One important step you can take is to collect year-end statements from your accounts. You will need to supply information regarding your bank accounts, brokerage accounts, credit cards and mortgages. As you receive month and year-end statements from these accounts keep them together in a safe place. If all your accounts are currently shared, you may also want to consider taking the step of opening new bank accounts and credit cards in your own name.

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Increase in Delinquent Child Support Seen in Chicago Suburbs

 Posted on December 29, 2011 in Child Support

Statistics from the Daily Herald show that the number of delinquent child support cases handled by the state, and also the amount of child support funds owed to parents are increasing in the Chicago suburbs. The increase is reflective of the challenges people are facing in the economic downtown, which has made it more difficult for parents to make and collect child support payments.

The Daily Herald reports that the number of Illinois child support cases tracked by the state for late payments has risen faster in the Chicagoland area than the rest of the state. In DuPage County, the number of cases in arrears rose 48 percent from 2008 to 2010, with 9,000 cases being tracked for delinquent child support. In the same time period, the total amount of back child support owed in DuPage County alone increased by 36 percent, to more than $110 million. McHenry County also saw a significant increase of 66 percent, while Kane County saw a 24 percent rise.

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Including Both Parents on School Forms

 Posted on November 10, 2011 in Child Custody

The return of fall signals back-to-school time for children across the country. A new school year brings a flurry of forms for parents of school-aged children to fill out, such as emergency contact information forms and permission slips for who has a right to pick a child up from school. When a child's parents are not married and share child custody, sometimes school forms cause problems down the road if one parent is not included.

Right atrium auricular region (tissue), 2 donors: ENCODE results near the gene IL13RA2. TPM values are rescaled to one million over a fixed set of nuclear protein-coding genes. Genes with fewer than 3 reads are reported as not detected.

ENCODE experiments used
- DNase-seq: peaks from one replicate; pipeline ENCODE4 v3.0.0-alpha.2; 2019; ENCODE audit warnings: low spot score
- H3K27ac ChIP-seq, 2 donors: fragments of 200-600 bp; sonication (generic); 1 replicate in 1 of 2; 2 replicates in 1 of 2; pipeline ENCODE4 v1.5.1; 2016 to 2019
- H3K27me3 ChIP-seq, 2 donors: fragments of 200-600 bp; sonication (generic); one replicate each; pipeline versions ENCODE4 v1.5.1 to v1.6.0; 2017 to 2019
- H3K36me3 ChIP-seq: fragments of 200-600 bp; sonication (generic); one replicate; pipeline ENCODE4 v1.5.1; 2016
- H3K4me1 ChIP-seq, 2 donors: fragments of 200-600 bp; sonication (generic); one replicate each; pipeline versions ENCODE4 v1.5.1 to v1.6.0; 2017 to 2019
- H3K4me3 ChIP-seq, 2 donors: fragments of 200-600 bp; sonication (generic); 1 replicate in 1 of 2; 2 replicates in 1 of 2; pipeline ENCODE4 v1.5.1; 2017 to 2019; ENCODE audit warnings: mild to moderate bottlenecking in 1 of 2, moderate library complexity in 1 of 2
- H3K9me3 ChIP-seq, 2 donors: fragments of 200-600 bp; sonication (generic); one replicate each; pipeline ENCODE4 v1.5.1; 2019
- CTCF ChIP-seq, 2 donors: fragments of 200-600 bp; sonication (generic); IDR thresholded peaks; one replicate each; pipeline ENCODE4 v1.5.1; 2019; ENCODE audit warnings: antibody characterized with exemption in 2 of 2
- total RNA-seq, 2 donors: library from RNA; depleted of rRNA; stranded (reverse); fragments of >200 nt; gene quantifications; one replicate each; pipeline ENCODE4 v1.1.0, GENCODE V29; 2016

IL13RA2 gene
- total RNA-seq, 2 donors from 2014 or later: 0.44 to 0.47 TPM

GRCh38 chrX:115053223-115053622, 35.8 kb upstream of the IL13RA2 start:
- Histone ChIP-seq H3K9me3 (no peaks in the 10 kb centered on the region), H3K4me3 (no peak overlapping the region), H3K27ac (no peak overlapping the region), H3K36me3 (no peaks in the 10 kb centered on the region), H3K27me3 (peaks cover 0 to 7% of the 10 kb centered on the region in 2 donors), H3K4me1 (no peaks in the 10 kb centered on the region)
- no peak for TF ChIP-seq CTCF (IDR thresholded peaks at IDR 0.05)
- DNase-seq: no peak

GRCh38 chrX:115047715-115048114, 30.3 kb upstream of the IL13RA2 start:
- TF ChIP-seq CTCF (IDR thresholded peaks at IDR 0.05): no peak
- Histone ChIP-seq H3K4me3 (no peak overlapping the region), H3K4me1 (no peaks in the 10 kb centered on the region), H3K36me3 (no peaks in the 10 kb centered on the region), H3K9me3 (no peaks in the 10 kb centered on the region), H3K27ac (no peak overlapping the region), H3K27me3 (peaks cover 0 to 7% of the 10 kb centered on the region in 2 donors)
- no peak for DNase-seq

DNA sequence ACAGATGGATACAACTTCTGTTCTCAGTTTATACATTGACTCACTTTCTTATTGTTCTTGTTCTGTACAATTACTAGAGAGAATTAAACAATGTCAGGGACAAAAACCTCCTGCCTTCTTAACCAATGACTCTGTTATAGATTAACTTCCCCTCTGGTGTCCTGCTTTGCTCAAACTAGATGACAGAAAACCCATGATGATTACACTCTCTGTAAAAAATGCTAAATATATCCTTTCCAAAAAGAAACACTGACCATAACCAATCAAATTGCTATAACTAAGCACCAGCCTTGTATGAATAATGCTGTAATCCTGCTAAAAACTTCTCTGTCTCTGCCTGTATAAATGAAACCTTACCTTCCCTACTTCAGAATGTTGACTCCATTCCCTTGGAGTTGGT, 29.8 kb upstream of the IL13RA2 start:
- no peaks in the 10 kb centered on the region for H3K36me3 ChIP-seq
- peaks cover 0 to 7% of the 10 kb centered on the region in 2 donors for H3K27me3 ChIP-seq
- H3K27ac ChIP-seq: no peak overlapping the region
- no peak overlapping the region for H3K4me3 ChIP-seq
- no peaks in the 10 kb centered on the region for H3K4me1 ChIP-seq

It is usually beneficial to list both parents on most school forms, even if one parent does not have primary physical custody. In fact, most custody judgments require both parents to be listed on school forms. If a non-custodial parent is not listed as a person who can pick a child up from school, the non-custodial parent may not be allowed to get his or her child from school if an emergency arises or during times when he or she has parenting time with the child.

While it may merely be an oversight, the child involved is the one who really loses out, when both parents are not listed on the records as the child has less access to the other parent.

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Child Support Taken From Casino Winnings? Not Yet in Illinois

 Posted on November 02, 2011 in Child Custody

In what some analysts call a rising trend, several states have recently passed laws requiring casinos to check for back child support owed by gamblers before giving them their winnings - minus any child support owed - at the casino cage. Illinois does not have such a law or program in place to recover past due child support payments, but some legislators say they are intent on passing such legislation next year.

Currently, five states divert gambling winnings from people who owe child support to the other parent of their children. According to the Chicago Tribune, the programs have collected almost $3 million in child support while avoiding placing significant burdens on casinos.

In Colorado, where a casino child-support confiscation law took effect in 2008, the system works like this: Casinos check the Social Security numbers of gamblers who win $1,200 or more at gambling machines or who beat odds of at least 300 to one and win more than $600 at table games, which are the points at which gamblers must report their winnings on federal tax forms.